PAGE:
Annual Report 2004 released:
High growth reflects economic resilience - Central Bank
The economic growth rate of 5.4 per cent in 2004 was largely
supported by the strong performance in exports, consumption and
investment and the resurgence of economic activities, the Central Bank
Central Bank Governor Sunil Mendis and senior officials presenting
the Central Bank Annual Report 2004 yesterday.
Presenting the Central Bank Annual Report 2004 yesterday, Central
Bank Governor Sunil Mendis and senior officials said the growth rate
reflected the economy's resilience to the many adverse shocks the
country had to face during the year - the surge in international oil
prices, a severe drought in the early part and the floods later and the
"Sri Lanka's per capita GDP exceeded US dollars 1,000 for the first
time. With this achievement, the country is on its way to becoming an
upper middle income country," said the Bank's Director of Economic
Research Dr. H.N. Thenuwara.
"The government that took office after the April General Election in
April, set new directions to the growth and poverty alleviation
programmes with a greater focus on a regionally balanced growth as well
as rural and small and medium sector development," the Report said.
Governor Mendis and Thenuwara said Sri Lanka should achieve at least
6 to 8 per cent growth to meet targets of poverty alleviation and
"The government's policy statement and the medium term macroeconomic
framework announced with the Budget 2005 set out broad strategies to
achieve macroeconomic stability and a regionally balanced economic
growth rate of 6-8 per cent over the medium-term," the report added.
"The growth is expected to accelerate to over six per cent from 2006
onwards spreading across all sectors and geographic regions with the
renewed emphasis on regional development as well as the nation
rebuilding programme by the Government."
A significant development in 2004 was the contribution made by the
services sector to economic growth. The Services sector, which grew by
7.6 per cent in 2004, contributed 77 per cent to the overall growth.
Strong external and domestic demand helped the Industry sector to
grow by 5.2 per cent, contributing 25.7 per cent to the overall growth.
The Agriculture sector recorded a negative growth of 0.7 per cent in
2004 due to several factors including the drought and floods.
"The key to raising agricultural productivity lies in the
introduction of high yielding varieties, the use of new technology such
as drip irrigation and poly tunnels, the adoption of research and
technological developments, the use of advanced crop practices through
international partnerships and the more efficient use of inputs," the
Investments improved in 2004, with the investment/GDP ratio improving
to 25 per cent from 22.1 per cent in 2003, entirely due to increased
The Report noted that inflation began to rise in 2004 with the
drought and the higher fuel prices leading to high cost-push inflation,
while the increase in money supply and fiscal expansion, led to
Monetary policy during 2004 aimed at containing inflationary
pressures, while supporting economic growth, the Bank said.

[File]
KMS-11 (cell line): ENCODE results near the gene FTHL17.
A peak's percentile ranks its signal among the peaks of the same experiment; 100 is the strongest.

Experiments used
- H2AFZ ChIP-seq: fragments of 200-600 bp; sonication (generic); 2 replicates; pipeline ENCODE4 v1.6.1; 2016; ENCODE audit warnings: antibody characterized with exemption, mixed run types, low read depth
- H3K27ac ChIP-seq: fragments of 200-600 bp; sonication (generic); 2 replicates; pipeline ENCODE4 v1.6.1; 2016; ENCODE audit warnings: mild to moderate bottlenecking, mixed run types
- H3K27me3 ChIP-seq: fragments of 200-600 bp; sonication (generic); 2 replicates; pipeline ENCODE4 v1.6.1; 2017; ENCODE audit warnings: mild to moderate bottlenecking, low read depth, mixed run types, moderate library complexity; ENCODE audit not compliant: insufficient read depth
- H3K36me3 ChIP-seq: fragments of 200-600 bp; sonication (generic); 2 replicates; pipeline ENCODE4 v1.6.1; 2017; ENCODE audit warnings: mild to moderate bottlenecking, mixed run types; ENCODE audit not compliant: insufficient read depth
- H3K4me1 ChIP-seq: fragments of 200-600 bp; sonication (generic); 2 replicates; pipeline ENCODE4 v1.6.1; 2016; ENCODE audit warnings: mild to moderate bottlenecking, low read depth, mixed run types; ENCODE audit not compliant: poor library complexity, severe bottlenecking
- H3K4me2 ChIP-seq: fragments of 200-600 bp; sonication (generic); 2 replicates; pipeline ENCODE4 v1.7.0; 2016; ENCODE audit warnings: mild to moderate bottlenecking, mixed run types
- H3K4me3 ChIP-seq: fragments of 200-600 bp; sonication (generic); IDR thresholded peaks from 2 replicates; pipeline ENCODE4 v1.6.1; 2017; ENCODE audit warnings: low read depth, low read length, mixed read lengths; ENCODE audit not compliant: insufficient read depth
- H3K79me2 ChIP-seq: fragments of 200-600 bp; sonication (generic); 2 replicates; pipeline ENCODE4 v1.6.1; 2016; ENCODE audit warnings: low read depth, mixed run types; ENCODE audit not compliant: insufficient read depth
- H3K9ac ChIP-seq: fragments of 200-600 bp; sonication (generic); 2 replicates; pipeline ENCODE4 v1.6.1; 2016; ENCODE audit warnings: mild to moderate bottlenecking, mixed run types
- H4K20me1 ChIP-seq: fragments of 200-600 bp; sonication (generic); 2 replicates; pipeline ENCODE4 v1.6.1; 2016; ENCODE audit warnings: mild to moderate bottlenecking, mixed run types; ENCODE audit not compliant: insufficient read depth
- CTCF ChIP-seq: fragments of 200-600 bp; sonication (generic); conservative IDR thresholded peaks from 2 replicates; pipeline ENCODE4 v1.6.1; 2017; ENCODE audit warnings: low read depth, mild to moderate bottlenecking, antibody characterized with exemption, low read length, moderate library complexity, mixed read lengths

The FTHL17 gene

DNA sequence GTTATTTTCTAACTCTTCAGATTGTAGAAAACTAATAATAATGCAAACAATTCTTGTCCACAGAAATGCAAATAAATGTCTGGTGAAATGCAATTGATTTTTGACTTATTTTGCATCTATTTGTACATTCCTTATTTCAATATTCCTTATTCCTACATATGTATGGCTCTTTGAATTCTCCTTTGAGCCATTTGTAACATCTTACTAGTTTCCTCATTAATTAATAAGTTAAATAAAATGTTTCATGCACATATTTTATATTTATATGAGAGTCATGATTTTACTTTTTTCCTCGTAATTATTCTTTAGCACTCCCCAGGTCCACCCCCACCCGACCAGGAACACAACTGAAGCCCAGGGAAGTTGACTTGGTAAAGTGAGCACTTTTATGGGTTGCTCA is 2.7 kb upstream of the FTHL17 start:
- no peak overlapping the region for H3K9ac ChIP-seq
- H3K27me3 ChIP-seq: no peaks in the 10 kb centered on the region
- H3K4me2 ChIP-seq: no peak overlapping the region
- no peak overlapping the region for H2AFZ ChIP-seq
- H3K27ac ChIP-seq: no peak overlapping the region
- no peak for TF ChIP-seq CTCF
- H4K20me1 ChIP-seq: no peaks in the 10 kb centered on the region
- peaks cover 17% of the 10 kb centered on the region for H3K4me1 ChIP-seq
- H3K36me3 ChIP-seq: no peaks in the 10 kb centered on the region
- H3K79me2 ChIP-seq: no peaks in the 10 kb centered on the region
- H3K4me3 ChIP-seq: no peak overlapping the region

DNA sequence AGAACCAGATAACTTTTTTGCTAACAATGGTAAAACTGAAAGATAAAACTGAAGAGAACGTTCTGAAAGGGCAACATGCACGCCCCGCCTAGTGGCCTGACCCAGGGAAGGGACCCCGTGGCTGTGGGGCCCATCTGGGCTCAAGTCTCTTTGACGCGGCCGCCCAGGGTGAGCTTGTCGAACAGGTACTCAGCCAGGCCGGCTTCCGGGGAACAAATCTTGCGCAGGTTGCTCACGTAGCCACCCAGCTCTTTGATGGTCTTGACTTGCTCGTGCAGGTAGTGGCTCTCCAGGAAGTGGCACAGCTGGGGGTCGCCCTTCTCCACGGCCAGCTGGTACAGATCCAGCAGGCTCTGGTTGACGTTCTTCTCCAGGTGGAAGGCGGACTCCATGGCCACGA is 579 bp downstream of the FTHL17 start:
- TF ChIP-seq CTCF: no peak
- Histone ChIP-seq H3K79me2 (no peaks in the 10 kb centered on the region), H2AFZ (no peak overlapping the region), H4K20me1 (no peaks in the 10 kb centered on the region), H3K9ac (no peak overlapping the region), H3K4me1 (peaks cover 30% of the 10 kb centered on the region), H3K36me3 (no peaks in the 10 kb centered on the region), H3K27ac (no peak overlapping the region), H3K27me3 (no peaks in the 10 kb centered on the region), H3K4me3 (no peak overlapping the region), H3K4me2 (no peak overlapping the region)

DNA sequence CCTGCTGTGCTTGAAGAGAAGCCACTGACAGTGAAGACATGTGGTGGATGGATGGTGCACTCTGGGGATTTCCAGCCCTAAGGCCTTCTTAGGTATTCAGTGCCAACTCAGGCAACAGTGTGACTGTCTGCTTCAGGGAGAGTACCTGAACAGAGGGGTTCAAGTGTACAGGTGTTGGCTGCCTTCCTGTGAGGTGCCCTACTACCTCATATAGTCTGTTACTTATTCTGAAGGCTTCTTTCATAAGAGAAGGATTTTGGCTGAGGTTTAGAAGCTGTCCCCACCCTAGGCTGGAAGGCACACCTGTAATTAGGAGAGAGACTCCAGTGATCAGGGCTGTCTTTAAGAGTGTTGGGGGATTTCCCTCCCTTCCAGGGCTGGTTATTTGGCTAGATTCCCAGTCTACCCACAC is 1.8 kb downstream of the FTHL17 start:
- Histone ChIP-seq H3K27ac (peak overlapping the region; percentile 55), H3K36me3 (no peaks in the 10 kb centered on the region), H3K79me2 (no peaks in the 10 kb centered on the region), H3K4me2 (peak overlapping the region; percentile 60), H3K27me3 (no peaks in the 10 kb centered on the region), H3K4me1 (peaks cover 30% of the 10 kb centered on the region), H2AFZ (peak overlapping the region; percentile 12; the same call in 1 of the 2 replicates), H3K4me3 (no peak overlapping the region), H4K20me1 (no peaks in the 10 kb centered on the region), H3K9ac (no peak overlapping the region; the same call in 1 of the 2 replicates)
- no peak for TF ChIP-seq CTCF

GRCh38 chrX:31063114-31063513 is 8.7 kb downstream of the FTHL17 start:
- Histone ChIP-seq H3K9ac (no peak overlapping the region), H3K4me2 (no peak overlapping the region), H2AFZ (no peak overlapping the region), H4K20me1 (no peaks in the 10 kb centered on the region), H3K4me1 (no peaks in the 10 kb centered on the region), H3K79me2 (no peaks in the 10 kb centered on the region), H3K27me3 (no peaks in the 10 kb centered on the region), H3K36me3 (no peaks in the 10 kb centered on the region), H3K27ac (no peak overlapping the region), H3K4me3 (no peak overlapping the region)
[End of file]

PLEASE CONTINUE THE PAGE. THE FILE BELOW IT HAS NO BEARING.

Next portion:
"A high import growth of 20 per cent, largely due to high
international fuel prices, surpassed the 12 per cent growth in exports
and the 11 per cent increase in worker remittances," the Report added.
International oil prices increased sharply in 2004, raising Sri
Lanka's average import price of crude oil to US dollars 37 per barrel
from US dollars 29 per barrel in 2003, resulting in an increase in the
oil bill by US dollars 372 million.
"That could have been used for investment - for example, meeting the
cost of a large investment project such as the Southern Expressway,"
Thenuwara told the media.
"The fiscal consolidation process continued in 2004 with the
government introducing a series of measures to improve the revenue
performance and rationalise expenditure.
These included the strengthening of the tax administration, the
introduction of the Economic Service Charge (ESC), the revision of
administered prices, the rationalisation of recurrent expenditure, the
strengthening of public enterprises by setting up the Strategic
Enterprises Management Agency (SEMA), and the establishment of the
Administrative Reforms Committee (ARC) and the National Council for
The Report predicted that economic growth would suffer in 2005 albeit
marginally, mainly due to the impact of the tsunami on the fisheries and
tourism sectors. Increased rebuilding activities would compensate to
some extent for the loss of economic activities in fisheries and
The Bank warned that several downside risks remain in achieving the
immediate as well as the medium term targets. First, the risk of a
further escalation of international oil prices still remains. Any
further increase in oil prices could exert a heavy burden on the economy
and the people.
"Second, the global economy has already shown signs of a slowing down
in 2005. This may threaten Sri Lanka's export performance.
Third, Sri Lanka's major export industry, the textile and garments,
is faced with increased competition in the world market due to the
phasing out of the Multi Fibre Arrangement (MFA) in 2005. Fourth, any
delay in the disbursement of pledged foreign assistance may delay the
urgent rehabilitation and reconstruction work, affecting the overall